Fence Not an Impediment to Border Progress, says Governors

The governors of the Chihuahua and Sonora states in Mexico downplayed the impact of the border fence in economic development and tourism along the U.S.- Mexico corridor at the annual Border Governors Conference.

While the theme of the conference was to develop bi-national cooperation and strategies for regional economic development, the governors agreed the border fence is a reasonable form of separation for Mexico and the U.S.- despite being the only such structure in the world separating two friendly countries.

"It's like living in any neighborhood with fences separating houses, you have to respect the legalities," said Chihuahua Governor Cesar Duarte.

Sonora state Governor Guillermo Padres said the wall is a matter of perception.

"When we look at improving infrastructure and commerce, the fence has nothing to do with it," Padres said.

Arizona Governor Jan Brewer, who has been a lightening rod of controversy since signing her state's controversial immigration law SB 1070 in 2010, went out of her way to be congenial with her cross-border colleagues.

"We are all neighbors, it is not a wall," said Brewer, who was sitting on the Logistics and Border Crossing worktable at the meeting.

Our economies can't grow on either side of the border when there are bullets flying.

— Chihuahua Governor Cesar Duarte

Brewer saw the meeting more as an opportunity to build bridges rather than address a wall.

"It's important that we as border governors discuss jobs, the economy, and tourism," Brewer said. "Commerce is so important to both of our countries."

New Mexico Governor Susana Martinez, who hosted the event, said in her conference opening remarks that the importance of bi-national trade can not be underestimated in a still stagnant economy.

"With our shared border comes a great responsibility we should take seriously," Martinez said.

She encouraged increasing cross-border trade routes and policies that attract, rather than repel, business to the region.

Martinez said the relationship she and Duarte have established is already reaping benefits. She said a new inland port is planned for Santa Teresa, N.M, located at the border, which includes a spur of the Union Pacific railroad.

"Governor Duarte has pledged to run a rail line directly to this area through Chihuahua to further improve trade between our states that will also have an impact on our countries," Martinez said.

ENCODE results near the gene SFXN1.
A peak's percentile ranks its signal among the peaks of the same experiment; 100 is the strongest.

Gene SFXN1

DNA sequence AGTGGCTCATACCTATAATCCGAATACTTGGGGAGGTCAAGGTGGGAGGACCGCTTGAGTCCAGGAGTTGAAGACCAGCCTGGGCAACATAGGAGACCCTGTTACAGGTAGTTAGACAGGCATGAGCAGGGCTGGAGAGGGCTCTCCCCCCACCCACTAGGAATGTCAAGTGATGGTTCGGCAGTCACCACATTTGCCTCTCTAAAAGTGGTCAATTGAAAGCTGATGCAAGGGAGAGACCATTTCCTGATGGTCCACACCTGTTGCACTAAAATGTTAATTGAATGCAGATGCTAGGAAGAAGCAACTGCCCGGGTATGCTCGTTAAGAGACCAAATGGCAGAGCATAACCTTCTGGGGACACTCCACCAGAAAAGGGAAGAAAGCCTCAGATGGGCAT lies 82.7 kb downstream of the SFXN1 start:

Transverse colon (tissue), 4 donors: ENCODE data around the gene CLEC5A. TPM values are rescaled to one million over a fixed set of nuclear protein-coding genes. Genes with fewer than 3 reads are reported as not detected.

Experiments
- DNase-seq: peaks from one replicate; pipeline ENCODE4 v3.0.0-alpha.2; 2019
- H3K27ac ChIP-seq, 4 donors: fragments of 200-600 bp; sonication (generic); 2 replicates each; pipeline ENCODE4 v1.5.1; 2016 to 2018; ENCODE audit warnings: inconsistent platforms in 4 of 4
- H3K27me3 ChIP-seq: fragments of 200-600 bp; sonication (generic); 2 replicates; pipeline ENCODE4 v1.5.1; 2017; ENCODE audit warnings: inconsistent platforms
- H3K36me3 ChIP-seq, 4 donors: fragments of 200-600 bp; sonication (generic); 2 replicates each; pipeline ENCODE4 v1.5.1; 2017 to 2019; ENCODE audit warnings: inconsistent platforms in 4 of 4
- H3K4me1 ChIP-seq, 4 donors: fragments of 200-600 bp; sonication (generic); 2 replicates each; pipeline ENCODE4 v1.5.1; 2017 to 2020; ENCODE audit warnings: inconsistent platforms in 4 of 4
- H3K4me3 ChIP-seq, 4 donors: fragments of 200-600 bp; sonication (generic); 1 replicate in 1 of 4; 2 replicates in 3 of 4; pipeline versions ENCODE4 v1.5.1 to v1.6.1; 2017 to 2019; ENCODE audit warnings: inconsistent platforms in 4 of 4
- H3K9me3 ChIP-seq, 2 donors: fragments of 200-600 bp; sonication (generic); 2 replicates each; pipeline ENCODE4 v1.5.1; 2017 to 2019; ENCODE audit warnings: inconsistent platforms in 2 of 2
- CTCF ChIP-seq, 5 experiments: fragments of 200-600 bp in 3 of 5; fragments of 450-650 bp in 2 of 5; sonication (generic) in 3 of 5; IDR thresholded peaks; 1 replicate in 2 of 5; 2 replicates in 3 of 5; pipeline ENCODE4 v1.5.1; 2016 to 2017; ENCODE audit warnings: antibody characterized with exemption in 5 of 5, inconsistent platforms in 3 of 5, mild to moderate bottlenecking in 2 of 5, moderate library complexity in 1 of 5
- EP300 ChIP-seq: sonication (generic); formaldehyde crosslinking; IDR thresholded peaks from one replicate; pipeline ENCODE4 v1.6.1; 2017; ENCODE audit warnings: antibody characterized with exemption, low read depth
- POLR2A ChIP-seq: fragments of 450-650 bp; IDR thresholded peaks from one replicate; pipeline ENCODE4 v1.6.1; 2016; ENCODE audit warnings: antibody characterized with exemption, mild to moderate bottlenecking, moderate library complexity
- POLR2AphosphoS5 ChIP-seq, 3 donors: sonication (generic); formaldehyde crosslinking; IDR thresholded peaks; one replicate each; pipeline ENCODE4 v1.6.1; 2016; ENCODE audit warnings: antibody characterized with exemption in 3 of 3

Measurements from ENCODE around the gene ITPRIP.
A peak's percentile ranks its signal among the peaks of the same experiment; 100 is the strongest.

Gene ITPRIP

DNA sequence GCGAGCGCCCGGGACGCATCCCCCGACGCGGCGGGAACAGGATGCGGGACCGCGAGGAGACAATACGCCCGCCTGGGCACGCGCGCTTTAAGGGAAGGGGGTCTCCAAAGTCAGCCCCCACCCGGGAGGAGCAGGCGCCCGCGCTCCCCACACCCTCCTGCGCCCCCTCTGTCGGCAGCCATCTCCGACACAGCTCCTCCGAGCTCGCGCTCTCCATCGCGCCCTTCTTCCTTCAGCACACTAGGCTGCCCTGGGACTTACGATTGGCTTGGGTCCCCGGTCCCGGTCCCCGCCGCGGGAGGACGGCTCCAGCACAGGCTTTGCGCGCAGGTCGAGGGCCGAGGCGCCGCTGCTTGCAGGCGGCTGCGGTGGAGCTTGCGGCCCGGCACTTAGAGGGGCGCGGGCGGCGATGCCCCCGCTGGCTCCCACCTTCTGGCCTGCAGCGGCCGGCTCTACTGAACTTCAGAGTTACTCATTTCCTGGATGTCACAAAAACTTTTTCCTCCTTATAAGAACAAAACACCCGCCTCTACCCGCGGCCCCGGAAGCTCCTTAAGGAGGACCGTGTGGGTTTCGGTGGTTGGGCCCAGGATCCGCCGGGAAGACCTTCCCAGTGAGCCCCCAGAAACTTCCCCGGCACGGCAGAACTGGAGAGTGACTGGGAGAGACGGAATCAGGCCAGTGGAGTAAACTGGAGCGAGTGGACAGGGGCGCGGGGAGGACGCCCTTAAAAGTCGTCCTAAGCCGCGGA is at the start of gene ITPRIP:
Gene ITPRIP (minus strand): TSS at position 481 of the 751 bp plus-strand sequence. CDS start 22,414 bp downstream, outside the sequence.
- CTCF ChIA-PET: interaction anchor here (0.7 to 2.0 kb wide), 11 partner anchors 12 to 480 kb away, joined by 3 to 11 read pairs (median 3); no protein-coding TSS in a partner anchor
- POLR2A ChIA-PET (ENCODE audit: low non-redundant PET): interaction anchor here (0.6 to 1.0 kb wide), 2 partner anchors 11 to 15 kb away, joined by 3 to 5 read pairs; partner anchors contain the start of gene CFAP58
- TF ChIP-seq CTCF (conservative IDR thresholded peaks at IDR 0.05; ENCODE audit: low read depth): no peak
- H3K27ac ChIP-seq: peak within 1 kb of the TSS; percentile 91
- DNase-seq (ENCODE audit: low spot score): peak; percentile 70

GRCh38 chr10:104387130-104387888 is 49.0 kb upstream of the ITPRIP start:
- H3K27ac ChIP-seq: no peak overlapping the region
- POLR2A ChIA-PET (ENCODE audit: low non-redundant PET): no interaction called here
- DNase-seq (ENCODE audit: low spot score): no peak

Martinez said the project is expected to create 3,000 construction jobs with 600 jobs becoming permanent once the construction is completed in two years. An industrial park that once sat empty near the port of entry is now filled to capacity, Martinez said.

The specter of border violence was never far from the discussions.

But now that there has been an appreciable drop in murders in Cd. Juarez, Duarte has been quick to capitalize on the opportunity to begin a multi-million dollar face lift of downtown Juarez, as well as improving infrastructure, in the hopes of regaining much of the manufacturing jobs that went to China and India, not only because of the violence, but because of lower costs.

Duarte said he feels Juarez is once again in a position to compete with some of its more than 400 maquiladoras slowly coming back to life.

"Our economies can't grow on either side of the border when there are bullets flying," Duarte said. "We see the risks but there are also great rewards."

Dovetailing on the violence theme is how Mexico is portrayed in the American media and how that may affect progress along the border.

Duarte knows firsthand what it has taken for Cd. Juarez to battle it's international reputation for violence while at the same time trying to recover economically.

"I think to position Juarez to compete there needs to be a better understanding about what is going on now," Duarte said.

Gerald Smola, special sections editor for El Diario de El Paso, the largest Spanish daily newspaper in the region, said very few in the American media know what is really occurring in Mexico which at times he feels, borders on institutional racism, fueling dissent between officials on both sides of the border and impeding progress on the federal level.

"Mexico is the U.S.'s second largest trading partner but the American people are told what they want to hear," Smola said referring to violence and the alleged racism fueled by the immigration issue. "The reporting about Mexico has been politicized and is not always accurate," he said.

Smola, like Duarte, said he is not naive to ignore the problems that have consumed Mexico over the past five years but at the same time, he urges more balanced reporting of all issues and not just the violence.

"Mexico is real, you have to touch it and feel it," he said. "It is important to depoliticize the coverage and report all issues objectively so we can move forward."